Some of us when realizing we were addicts wanted to retreat from society. It felt better to avoid others and drink on our own. The odd man out syndrome appealed. In group meetings, we prefer to remain silent, choosing not to share too much about ourselves. Preferring not to learn too much about our problem selves. The less others know about us, the better. It’s like burying our heads in the sand. Loners, ill-at-ease in company. Yet being shut up alone with our own thoughts and feeling is a wintry experience.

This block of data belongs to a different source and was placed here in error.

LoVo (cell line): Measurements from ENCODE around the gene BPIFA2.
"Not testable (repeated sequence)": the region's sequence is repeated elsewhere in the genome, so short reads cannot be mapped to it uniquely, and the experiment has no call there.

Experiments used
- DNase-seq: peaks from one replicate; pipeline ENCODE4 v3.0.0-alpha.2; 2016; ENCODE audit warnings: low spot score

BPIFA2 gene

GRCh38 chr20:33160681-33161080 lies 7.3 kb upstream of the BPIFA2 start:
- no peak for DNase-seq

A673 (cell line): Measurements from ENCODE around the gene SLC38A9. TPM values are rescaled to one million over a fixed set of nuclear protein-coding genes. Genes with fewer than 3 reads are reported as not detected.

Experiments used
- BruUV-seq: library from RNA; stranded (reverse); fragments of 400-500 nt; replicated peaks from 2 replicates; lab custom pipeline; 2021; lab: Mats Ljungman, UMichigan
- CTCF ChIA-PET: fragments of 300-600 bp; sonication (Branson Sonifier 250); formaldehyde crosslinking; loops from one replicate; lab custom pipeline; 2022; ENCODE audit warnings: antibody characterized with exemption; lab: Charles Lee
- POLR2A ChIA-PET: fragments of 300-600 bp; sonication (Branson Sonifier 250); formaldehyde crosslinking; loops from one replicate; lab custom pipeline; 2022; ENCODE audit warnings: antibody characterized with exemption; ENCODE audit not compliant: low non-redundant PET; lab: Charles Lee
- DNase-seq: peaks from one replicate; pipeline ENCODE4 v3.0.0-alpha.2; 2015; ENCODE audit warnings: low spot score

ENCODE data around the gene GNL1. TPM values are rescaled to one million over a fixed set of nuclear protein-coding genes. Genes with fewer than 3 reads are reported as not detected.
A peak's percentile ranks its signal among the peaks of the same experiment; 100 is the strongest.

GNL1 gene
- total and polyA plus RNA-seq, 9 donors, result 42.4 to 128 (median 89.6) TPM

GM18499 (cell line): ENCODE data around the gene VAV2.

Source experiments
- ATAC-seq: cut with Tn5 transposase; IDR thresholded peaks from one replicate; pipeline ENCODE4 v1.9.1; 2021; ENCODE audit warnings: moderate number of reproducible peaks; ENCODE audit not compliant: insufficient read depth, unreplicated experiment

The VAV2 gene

God announced, way back in Eden “It’s not good for man to be alone.” He has invited us to keep company with Him. But too often we choose to turn our back on Him. When we learn to relate to Him properly it helps us to relate to others.
Recovery requires steering away from old habits. This too can lead to us having to accept the ‘Odd Man Out’ stigma. Moving away from old acquaintances and meeting places is sure to earn criticism and loss of popularity votes. We will suffer in some way; a cost that is inevitably worthwhile.
“COME OUT FROM AMONG THEM AND BE SEPARATE, SAYS THE LORD. DO NOT TOUCH WHAT IS UNCLEAN, AND I WILL RECEIVE YOU.” “I WILL BE A FATHER TO YOU, AND YOU SHALL BE MY SONS AND DAUGHTERS, SAYS THE LORD ALMIGHTY.”
2 Corinthians 6:17-18
We cannot stand alone in the process of recovery. We need to latch onto all that God is able to provide for our well-being. How far are we willing to go?